Christian Opportunity Center payroll administrator Sharon Rook-Wisse reflected on her 30 years with the organization…in her own words.
When I was hired at COC, the Executive Director did the job interviews. I was working in the nursing home wing of the Pella Community Hospital and told a co-worker that I wanted to do something different. She suggested I apply at COC. I went to COC after one of my shifts (still in my nursing uniform) and spoke to Office Coordinator Doris Nibbelink and asked if I could fill out an application. After I filled it out, I gave it back to Doris and she asked if I had a minute; she wanted to show someone my application. A couple of minutes later, I was greeted by Executive Director Art Ruiter and he interviewed me on the spot (the hiring process has changed a lot since then). My starting wage in 1985 was $4.00 an hour. In the 80’s, we called the homes “cottages” and people supported were called “clients.” To this day, there are still people in Pella that refer to the people supported as clients.
I started at COC on July 30th, 1985, in what was called the RCF/MR (Residential Care Facility for people with Mentally Retardation) as a med-aide supervisor. It is now the North Broadway ICF/ID houses and administrative offices.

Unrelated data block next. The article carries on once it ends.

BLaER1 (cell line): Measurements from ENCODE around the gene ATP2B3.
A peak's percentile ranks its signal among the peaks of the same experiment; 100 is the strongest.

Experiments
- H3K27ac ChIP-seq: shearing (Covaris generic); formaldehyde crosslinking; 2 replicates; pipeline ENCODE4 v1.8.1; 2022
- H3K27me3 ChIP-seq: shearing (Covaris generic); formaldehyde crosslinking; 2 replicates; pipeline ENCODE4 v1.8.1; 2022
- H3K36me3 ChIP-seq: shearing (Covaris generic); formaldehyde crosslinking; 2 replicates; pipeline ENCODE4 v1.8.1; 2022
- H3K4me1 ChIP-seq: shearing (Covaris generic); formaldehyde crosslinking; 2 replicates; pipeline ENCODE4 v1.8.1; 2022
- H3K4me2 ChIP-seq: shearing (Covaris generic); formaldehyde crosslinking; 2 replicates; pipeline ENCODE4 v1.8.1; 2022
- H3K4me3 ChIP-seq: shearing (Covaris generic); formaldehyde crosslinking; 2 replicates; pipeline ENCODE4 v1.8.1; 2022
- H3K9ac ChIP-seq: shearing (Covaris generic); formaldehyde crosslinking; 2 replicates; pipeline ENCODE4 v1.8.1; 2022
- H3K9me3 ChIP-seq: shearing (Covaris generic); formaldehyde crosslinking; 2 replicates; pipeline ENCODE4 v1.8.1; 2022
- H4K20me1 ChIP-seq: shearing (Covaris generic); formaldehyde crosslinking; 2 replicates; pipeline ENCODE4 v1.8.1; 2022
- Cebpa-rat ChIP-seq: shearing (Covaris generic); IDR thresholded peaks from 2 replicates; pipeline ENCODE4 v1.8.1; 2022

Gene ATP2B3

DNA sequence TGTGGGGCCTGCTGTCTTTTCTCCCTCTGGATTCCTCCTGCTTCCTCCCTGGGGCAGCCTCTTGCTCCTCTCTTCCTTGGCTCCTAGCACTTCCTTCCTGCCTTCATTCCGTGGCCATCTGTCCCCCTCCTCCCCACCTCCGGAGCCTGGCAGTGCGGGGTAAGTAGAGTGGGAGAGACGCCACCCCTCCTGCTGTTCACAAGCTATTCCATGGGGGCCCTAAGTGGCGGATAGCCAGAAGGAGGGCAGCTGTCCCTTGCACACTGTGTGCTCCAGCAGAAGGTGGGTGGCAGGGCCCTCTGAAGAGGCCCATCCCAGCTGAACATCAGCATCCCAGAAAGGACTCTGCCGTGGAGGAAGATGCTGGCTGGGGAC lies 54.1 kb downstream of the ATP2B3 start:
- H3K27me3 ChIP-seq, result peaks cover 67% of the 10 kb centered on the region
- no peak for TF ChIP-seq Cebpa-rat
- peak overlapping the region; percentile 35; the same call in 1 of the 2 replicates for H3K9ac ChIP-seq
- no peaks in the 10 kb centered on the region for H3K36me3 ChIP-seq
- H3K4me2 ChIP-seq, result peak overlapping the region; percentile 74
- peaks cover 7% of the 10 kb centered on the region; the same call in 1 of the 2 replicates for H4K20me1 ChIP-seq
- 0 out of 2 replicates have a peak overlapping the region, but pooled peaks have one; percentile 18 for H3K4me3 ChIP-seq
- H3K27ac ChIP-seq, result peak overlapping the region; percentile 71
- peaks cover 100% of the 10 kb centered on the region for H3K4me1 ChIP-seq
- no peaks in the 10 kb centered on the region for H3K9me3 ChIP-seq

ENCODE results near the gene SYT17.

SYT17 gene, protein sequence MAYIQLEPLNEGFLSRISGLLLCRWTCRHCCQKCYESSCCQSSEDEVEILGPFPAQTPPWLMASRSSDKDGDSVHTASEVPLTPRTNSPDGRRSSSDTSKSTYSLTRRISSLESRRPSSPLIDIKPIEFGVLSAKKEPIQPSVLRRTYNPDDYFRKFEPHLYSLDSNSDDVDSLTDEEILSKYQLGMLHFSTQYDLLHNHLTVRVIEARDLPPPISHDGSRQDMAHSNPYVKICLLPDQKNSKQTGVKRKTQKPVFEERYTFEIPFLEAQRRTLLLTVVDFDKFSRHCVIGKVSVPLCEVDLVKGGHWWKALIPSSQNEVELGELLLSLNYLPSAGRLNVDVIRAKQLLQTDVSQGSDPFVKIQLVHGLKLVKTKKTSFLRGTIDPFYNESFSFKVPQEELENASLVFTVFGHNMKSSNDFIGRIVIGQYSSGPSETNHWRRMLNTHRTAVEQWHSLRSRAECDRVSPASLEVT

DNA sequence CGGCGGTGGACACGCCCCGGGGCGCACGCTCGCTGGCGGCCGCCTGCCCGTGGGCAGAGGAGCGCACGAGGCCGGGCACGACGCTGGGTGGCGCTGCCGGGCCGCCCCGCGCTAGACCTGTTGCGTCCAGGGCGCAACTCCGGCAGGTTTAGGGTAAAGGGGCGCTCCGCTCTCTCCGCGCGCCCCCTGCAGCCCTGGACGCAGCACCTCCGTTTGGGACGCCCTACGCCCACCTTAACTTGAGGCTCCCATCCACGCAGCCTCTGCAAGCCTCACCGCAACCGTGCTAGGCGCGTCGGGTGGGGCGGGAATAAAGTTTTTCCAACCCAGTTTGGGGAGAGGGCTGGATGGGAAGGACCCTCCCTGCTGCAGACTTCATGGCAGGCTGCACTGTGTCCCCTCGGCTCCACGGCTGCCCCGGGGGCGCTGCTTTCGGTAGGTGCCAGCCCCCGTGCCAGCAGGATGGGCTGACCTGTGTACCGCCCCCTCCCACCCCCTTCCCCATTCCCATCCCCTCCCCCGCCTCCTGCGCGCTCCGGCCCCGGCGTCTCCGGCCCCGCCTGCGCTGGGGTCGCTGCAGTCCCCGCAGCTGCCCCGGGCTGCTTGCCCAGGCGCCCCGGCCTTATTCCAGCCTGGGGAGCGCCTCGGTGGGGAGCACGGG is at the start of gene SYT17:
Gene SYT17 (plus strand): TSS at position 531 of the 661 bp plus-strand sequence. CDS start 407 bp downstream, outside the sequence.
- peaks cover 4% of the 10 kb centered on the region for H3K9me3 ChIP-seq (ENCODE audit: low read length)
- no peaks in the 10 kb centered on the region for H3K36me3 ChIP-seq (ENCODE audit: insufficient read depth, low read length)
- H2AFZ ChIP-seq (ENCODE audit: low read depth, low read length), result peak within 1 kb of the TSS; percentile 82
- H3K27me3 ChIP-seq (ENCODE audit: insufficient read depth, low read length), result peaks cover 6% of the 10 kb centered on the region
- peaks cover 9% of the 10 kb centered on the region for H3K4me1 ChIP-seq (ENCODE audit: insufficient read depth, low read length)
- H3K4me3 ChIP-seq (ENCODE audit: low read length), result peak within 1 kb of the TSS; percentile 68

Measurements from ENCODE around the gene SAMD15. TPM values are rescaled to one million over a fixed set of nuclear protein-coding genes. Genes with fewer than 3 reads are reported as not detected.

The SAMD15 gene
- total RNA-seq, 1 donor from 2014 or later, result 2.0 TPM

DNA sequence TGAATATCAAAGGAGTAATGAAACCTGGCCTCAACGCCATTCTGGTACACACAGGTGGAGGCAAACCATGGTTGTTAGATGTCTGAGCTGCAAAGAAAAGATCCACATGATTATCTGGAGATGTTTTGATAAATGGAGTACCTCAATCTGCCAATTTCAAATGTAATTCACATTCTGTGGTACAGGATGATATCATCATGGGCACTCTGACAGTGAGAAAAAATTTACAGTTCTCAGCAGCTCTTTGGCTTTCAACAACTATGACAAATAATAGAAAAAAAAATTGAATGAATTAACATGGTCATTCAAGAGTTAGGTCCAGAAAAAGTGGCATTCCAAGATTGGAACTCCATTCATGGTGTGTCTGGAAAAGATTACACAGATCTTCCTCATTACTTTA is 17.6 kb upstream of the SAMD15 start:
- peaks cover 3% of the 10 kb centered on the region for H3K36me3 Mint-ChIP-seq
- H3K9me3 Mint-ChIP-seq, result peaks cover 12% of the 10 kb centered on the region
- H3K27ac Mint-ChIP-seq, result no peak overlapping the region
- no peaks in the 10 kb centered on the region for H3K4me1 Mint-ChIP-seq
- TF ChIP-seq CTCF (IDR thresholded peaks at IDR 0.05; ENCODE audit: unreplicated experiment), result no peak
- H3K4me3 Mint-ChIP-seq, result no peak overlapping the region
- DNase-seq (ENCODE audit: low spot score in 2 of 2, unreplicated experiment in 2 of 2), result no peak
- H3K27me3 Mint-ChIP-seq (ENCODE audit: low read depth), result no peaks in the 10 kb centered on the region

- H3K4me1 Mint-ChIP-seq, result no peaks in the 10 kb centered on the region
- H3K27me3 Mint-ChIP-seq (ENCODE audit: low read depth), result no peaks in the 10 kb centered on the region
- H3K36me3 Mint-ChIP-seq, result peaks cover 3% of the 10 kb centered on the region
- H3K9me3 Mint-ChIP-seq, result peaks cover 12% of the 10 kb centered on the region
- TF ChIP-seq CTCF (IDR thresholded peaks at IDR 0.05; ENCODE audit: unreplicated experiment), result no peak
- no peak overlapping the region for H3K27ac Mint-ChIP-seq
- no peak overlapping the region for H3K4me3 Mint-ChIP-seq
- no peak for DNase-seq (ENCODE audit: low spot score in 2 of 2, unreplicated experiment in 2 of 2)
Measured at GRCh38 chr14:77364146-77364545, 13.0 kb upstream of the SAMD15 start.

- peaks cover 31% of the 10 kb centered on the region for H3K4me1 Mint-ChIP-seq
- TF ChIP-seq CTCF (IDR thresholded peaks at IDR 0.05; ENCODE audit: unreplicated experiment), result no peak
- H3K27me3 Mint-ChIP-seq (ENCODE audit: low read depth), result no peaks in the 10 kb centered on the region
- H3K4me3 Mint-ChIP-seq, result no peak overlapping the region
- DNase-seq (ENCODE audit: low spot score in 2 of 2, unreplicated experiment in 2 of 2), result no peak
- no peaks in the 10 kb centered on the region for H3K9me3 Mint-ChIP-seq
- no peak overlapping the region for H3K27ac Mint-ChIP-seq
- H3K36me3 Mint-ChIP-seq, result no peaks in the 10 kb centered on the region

During the spring of 1986, I started working in what is now Department 1 (back then it was called Work Activity Center-1) as an instructional assistant. Staff members in that department are now called work skills supervisors. One of my duties was taking care of two guinea pigs named George and Sidney in the Green Room. We also had two outdoor cats named CoCo and Patches. One of my favorite memories was watching a pretend game show on film from Heartland AEA with the people supported called “The Good Life” and another film series called “Circles” (to this day, if someone is standing too close to me, I tell them: “You are in my purple private circle.”). I worked in Department 1 until August of 1999, most of that time I worked in a room called the “Blue Room,” which is now Executive Director Rod Braun and Associate Director John Eilers’ offices. My happiest memories are of the people supported that I worked with in the Blue Room.
During that time, I also worked early morning shifts at the Broadway ICF. I also subbed in what was called the B-CSLA Apartments (15 people living in one- and two-bedroom apartments with shared kitchens), which is now East and West Broadway HCBS. I also worked one summer in a two-bed HCBS apartment that COC had on Main St.
In August of 1999, I transferred to the front office as an office assistant and later as an office coordinator. My duties consisted of setting up job interviews, updating the vehicle schedule, processing people supported payrolls, setting up/taking down items for “Rustic Amenities” with people supported, providing tours with potential applicants for services, admission coordinator duties, and many other duties as assigned tasks.